Yuasa has a website at http://www.yuasabatteries.com
This is a trip computer made by Electronic Resources for BMW K-bikes, and it sure seems pretty neat to me. As far as I can tell (and I have quite a few friends who use one, too) it is an absolutely reliable indicator of how much further you can go on your fuel. 30K trip odo, timer, destination tracker & alert, mpg, clock, daily stats and the other features are of secondary importance to me.
It's a chip and display which replaces the clock. A bit of soldering is required but nothing heroic. Cost is $189. It works by monitoring the speedo pulses (to measure distance) and the fuel injector pulses (measuring number AND LENGTH of them) deriving from that the exact quantity of fuel which has been consumed. Each fuel pulse is essentially converted into the corresponding amount of fuel, and that is subtracted from the known tank volume. Calibration is possible to your specific tank (good for those carrying aux fuel) and it ends up being extremely accurate. It is controlled by the clock buttons (extended buttons are provided) and you reset the unit at each fill-up.
MPG and range are calculated based on recent consumption. "Recent" is settable by you, to vary from a 500-foot average to several miles. The pamphlet states 14 miles for the longest averaging distance but it isn't really true - 3 or 4 miles is more like it. I've corresponded with the designer about this and he agrees.
I bought mine from Speed's cycles in Elkton MD. Here's what the flyer says for release 3.0:
Features. * new 3.0 features.
Electronic Resources has a web page at www.fuelplus.com.
A headlight modulator pulses the high beam from about 25% intensity to 80% intensity and back, about 3 times per second. This does NOT give a strobe effect; 3cps is very slow compared to a strobe. The idea is to create more of a sense of movement to make the small motorcycle more visible.
The Kriss unit is a box about 1"x2"x3" with wires coming out which attach to the headlight, the headlight harness, a 12V source, and your horn (not required). Also there is a photosensor which controls the modulator. As long as there's power to the 12V lead, the modulator will run if the sensor detects enough ambient light (no modulation at night!). Low beam operation is unaffected. The horn lead, by the way, makes the hight beam do a dance when you hit the horn (I did not connect this).
I find the sensor to be too sensitive. Even mounted horizontally (most sensitive) the modulator will stop working while riding through the woods, even on a bright day. I will modify mine by running it to a 3-way switch: one position will open the sensor circuit (always off), one will enable the sensor (automatic operation) and the last will short the sensor wires (always on).
Although the modulator will unofficially handle wattages up to 130, I think it's more effective with astandard 60W high beam. The longer cooling time of a higher wattage filament seems to conceal the modulation.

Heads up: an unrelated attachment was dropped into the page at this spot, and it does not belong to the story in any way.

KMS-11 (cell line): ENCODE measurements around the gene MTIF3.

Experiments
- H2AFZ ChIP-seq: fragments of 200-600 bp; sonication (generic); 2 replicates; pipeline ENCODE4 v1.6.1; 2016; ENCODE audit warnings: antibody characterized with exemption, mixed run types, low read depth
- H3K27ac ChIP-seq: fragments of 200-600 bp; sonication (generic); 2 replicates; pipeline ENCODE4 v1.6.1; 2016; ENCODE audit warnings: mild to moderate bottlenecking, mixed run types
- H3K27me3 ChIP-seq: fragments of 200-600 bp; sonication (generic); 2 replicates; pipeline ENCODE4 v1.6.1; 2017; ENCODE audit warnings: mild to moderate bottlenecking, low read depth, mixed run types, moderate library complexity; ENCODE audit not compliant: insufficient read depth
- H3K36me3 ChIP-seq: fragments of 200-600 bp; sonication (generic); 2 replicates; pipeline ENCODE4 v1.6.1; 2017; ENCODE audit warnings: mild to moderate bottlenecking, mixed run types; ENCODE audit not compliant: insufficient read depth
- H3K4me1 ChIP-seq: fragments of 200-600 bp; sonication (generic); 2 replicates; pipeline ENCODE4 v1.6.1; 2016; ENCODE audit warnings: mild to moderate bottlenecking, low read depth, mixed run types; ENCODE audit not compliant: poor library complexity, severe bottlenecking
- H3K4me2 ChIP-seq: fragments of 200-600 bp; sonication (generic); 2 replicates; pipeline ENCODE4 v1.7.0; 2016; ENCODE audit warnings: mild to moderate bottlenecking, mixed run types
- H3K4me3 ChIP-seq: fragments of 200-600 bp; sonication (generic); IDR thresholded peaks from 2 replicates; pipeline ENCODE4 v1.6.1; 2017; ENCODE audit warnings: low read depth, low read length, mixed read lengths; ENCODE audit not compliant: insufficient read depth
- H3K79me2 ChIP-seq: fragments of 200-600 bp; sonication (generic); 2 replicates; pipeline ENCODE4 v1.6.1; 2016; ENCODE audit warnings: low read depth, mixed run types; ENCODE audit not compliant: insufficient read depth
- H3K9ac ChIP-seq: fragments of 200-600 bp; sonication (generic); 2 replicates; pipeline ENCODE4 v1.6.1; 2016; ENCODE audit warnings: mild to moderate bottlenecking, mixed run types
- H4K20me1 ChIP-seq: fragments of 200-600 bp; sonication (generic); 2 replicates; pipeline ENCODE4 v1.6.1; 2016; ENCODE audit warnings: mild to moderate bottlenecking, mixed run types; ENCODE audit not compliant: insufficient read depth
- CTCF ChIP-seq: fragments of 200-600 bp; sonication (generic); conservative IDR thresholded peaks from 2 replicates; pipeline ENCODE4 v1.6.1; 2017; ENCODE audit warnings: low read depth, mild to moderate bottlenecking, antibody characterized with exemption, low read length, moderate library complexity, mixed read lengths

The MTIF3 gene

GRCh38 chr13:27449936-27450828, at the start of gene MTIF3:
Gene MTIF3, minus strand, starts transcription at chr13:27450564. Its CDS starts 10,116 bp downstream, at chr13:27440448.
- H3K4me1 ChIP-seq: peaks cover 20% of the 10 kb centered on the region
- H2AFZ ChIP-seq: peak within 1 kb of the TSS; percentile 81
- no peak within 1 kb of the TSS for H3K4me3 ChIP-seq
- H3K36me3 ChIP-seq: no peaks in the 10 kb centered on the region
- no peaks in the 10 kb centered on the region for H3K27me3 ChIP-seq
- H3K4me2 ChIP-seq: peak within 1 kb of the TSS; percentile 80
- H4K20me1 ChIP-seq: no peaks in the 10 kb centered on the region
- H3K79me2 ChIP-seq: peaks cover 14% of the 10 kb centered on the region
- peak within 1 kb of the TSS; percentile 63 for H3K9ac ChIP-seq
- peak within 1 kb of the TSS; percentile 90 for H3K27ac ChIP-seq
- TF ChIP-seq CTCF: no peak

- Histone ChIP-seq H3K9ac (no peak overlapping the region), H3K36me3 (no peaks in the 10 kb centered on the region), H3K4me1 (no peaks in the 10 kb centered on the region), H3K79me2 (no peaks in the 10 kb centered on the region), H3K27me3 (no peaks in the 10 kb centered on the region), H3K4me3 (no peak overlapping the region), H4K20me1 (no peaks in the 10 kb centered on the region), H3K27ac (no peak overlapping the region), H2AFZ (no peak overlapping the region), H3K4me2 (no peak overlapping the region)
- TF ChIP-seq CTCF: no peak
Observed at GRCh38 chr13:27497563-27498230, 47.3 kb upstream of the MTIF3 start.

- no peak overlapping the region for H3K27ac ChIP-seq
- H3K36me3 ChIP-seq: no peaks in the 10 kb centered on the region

Kriss can be seen on the web at http://www.kriss.com.
I held off buying these lights for the longest time, worrying that they would have too tight a beam pattern. I'd been there before with Hellas on a cage (Comet 500 lights) and had no desire to revisit on a motorcycle, whose body leans all over the place. And I had no chance to "demo" them on anyone else's bike (although I had an offer, but never made it out there) and the reports I got were a bit conflicting WRT using them on back roads.
I should have listened to Adam Wolkoff a year ago and just bought them. These things are great. For anyone who is going through the same decision process that I was, let me try to describe the beam pattern.
Each lamp has a bright area (where the reflector focuses the light) which seems to be about 20' wide and 10' high at a hundred feet. That alone would be too narrow for back roads, but the "direct" peripheral light (straight from the bulb, through the lens and out) is also very bright and gives good side illumination. If you want the focused area to be slightly wider you can shim the bulb out with some copper sheet and widen the pattern. I tried it when the lights were new but decided that the existing pattern was just about right. On the road, there is plenty of light all around and a brighter area about 100 to 150 feet in front of the bike (extending up to the trees).
With 110W bulbs, these things are very bright. I have them wired (and switched) to the high beam. Dimming the lights for oncoming traffic plunges me into very low illumination in comparison. Overtaking cars and turning them on is a lot of fun!
The lights have an "up" and a "down", but the beam pattern is not affected. There are two cooling slots in the reflector, though, and one of them has a little heat shield over it. Also the gasket between the lens/reflector assembly and the body has a gap in the bottom. The gasket could be turned around, but the lens can't, and mounting it upside down might give you a heat-related problem. PIAA makes separate versions for mounting upright or hanging downwards (9164 and 9162). Production of these has been discontinued.